91% Human Flow (2017) An ambitious amalgam of artist's film and political documentary, Human Flow is a grand meditation on how to cut through political apathy with solidarity and visual metaphor. - The Monthly (Australia) EDIT
Read More | Posted Mar 30, 2018
46% Mary Magdalene (2019) The problem with the film's "humanist" approach is that it's too... human-scaled. The result is a film made without magic or sublimity, in which reverence is replaced by diligence. - The Neighbourhood Paper (Australia) EDIT
Read More | Posted Mar 8, 2018
88% The Post (2018) Still, it's to his credit that Spielberg fleshes out what the revelations of these papers meant for the US at the time. - The Neighbourhood Paper (Australia) EDIT
Read More | Posted Jan 10, 2018
0.5/5 31% Wonder Wheel (2017) Autobiographical readings can be a lazy, obvious way to interpret the work of an artist, but with its triangular love affairs with stepdaughters and lost women in distress, it is impossible to read Wonder Wheel as anything but. - Australian Book Review EDIT
Read More | Posted Dec 7, 2017
80% The Killing of a Sacred Deer (2017) Lanthimos is a surgical filmmaker of great opacity. He offers few signposts as to his characters' motivations, or his film's broader meanings - it's up to Farrell and Kidman to play the subtext. - The Neighbourhood Paper (Australia) EDIT
Read More | Posted Nov 16, 2017
1.5/5 54% Three Summers (2017) A feel-good film about racism? Okay. - Australian Book Review EDIT
Read More | Posted Nov 2, 2017
83% Nocturama (2017) Though director Bertrand Bonello's exacting vision of a Parisian terror plot is as stylised and tensely structured as a psychological thriller, the drama plays out with unnerving realism. - Guardian EDIT
Read More | Posted Oct 8, 2017
93% The Meyerowitz Stories (New and Selected) (2017) The tone here is more sweet than bitter, affectionately neurotic and channelling the idea of continued love through fractious bonds. - Guardian EDIT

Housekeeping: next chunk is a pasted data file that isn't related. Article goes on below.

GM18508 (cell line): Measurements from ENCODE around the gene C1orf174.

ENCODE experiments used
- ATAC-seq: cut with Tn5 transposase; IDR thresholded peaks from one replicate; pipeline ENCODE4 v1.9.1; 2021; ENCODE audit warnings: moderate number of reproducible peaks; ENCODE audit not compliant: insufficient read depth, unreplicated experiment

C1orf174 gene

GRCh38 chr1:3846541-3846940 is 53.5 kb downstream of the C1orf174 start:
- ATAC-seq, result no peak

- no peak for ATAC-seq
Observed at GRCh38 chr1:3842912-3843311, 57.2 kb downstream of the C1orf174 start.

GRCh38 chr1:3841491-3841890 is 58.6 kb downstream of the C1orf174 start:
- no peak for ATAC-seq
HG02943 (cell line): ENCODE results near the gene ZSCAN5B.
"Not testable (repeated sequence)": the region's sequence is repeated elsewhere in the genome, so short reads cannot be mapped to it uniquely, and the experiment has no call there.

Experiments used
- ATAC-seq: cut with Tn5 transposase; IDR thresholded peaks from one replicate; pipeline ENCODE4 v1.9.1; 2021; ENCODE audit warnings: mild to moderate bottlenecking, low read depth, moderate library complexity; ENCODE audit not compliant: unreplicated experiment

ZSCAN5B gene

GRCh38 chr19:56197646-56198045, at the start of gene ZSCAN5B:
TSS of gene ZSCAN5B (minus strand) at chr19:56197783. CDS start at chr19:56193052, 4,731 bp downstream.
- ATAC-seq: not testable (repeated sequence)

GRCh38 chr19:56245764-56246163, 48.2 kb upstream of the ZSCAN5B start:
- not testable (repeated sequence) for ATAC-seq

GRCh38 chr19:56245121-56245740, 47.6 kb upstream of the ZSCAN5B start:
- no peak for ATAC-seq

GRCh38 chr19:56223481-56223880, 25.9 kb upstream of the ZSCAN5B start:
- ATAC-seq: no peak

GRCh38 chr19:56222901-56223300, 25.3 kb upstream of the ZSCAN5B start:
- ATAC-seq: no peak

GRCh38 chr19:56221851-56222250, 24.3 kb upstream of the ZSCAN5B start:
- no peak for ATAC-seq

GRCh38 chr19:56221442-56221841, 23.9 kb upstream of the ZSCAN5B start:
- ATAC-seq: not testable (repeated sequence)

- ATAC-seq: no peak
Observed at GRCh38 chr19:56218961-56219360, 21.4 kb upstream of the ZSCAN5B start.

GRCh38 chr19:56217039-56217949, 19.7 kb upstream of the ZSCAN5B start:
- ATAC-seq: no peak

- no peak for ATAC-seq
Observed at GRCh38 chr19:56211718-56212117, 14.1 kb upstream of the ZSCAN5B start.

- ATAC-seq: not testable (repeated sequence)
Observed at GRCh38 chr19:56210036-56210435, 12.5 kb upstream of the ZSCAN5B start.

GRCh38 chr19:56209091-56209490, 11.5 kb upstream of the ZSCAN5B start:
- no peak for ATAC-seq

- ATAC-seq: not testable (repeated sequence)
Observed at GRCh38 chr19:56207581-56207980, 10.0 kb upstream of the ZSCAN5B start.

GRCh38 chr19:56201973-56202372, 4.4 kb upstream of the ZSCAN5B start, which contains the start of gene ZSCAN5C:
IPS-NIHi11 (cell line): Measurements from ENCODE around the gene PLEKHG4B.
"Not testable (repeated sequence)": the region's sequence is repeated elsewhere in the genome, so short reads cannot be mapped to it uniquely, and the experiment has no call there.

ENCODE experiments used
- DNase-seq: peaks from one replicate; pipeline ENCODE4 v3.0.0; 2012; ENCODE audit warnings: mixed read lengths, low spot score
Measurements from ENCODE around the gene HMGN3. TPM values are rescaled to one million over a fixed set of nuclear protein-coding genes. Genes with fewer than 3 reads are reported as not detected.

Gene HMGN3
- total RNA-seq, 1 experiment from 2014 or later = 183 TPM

Read More | Posted Oct 8, 2017
75% Killing Ground (2017) I can't help but think that Killing Ground leans on the concept of spiritual comeuppance for Indigenous genocide as a potent but lazy background theme with which to bolster an otherwise rote narrative and set of filmmaking choices. - Kill Your Darlings EDIT
Read More | Posted Sep 6, 2017
91% A Ghost Story (2017) I feel real love for this film and its lost wandering creature. - The Neighbourhood Paper (Australia) EDIT
Read More | Posted Aug 10, 2017
75% Joe Cinque's Consolation (2016) Perhaps it's not possible to translate the gonzo narrator, leading us into a dark-edged forest and getting lost with us, to cinema. Perhaps the material really cried out for a documentary treatment. - Kill Your Darlings EDIT
Read More | Posted Jul 19, 2017
85% Lion (2016) What Lion does is take a culturally rich story and apply the conventions of middlebrow Western, feel-good cinematic storytelling. - Kill Your Darlings EDIT
Read More | Posted Jul 19, 2017
No Score Yet All The Way Through The Evening (2012) All The Way Through Evening has been crafted with a great deal of affection for its subjects. It's honest and compassionate and yet never falls over the brink into sentimentality. - Concrete Playground EDIT
Read More | Posted Jul 19, 2017
84% Beauty (Skoonheid) (2011) Beauty frustrates and disturbs in equal measures. - Concrete Playground EDIT
Read More | Posted Jul 19, 2017
94% Elena (2012) Many people can't abide slow-building subtitled films about relentlessly unhappy people. But closet pessimists like myself and the Cannes judges will find Elena's sense of impending doom oddly satisfying. - Concrete Playground EDIT
Read More | Posted Jul 19, 2017
81% Casting JonBenét (2017) By setting aside an objective notion of the truth, Green's hybrid work is simultaneously more fantastical and closer to the truth than anything made with traditional documentary techniques. - Kill Your Darlings EDIT